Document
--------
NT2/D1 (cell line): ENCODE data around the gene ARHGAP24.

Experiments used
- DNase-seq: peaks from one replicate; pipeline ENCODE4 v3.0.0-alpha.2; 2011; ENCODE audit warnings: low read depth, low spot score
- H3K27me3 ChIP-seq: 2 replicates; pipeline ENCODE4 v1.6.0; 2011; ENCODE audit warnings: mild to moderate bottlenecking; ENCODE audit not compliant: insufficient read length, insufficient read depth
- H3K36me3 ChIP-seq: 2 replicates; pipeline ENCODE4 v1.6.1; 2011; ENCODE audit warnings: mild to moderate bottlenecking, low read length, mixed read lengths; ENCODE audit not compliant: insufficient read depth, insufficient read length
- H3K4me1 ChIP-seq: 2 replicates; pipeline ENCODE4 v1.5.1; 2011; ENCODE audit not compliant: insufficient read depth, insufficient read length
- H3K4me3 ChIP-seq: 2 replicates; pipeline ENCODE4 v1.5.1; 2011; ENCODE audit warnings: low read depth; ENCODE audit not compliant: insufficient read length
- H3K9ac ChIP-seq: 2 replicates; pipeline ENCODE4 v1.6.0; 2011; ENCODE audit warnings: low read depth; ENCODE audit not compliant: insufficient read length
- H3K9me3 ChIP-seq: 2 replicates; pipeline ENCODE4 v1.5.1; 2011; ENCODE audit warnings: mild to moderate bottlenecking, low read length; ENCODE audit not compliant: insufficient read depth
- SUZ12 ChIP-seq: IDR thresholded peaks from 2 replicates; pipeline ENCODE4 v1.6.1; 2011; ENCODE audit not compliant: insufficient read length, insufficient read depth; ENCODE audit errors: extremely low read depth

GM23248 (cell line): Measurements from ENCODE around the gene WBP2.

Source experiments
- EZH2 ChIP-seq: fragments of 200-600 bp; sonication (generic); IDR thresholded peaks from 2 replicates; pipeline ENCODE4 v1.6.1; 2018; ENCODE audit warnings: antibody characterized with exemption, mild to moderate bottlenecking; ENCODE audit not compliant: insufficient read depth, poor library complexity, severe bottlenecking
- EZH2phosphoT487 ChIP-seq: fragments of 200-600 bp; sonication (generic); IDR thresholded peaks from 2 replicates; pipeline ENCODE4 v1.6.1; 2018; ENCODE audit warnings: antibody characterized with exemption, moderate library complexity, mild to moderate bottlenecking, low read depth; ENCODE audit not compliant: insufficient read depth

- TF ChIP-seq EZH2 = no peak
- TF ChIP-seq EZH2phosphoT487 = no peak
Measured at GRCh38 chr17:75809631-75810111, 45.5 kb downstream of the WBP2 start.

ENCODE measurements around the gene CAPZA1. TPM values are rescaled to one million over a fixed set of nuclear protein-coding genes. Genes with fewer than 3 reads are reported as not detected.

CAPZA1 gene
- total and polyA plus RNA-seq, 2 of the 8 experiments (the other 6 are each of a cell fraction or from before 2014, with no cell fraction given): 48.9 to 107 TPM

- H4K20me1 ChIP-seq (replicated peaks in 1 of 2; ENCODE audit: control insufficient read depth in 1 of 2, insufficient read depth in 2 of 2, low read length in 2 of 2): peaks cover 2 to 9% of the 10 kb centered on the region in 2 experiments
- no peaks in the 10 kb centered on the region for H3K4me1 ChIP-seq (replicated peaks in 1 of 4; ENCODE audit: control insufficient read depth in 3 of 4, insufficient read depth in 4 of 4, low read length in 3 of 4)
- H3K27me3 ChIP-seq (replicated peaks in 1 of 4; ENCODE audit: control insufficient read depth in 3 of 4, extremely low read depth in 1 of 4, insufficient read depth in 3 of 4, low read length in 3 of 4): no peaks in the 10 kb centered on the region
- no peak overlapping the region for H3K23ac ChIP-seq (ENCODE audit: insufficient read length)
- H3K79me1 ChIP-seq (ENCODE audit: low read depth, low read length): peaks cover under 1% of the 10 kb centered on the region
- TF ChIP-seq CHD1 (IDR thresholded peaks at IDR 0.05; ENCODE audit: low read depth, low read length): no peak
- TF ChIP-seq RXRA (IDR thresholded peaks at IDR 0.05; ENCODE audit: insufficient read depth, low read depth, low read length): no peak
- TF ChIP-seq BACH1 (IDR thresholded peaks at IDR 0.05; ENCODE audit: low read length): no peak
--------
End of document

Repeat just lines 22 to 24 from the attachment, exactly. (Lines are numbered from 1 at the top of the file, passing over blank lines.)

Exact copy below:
- no peaks in the 10 kb centered on the region for H3K4me1 ChIP-seq (replicated peaks in 1 of 4; ENCODE audit: control insufficient read depth in 3 of 4, insufficient read depth in 4 of 4, low read length in 3 of 4)
- H3K27me3 ChIP-seq (replicated peaks in 1 of 4; ENCODE audit: control insufficient read depth in 3 of 4, extremely low read depth in 1 of 4, insufficient read depth in 3 of 4, low read length in 3 of 4): no peaks in the 10 kb centered on the region
- no peak overlapping the region for H3K23ac ChIP-seq (ENCODE audit: insufficient read length)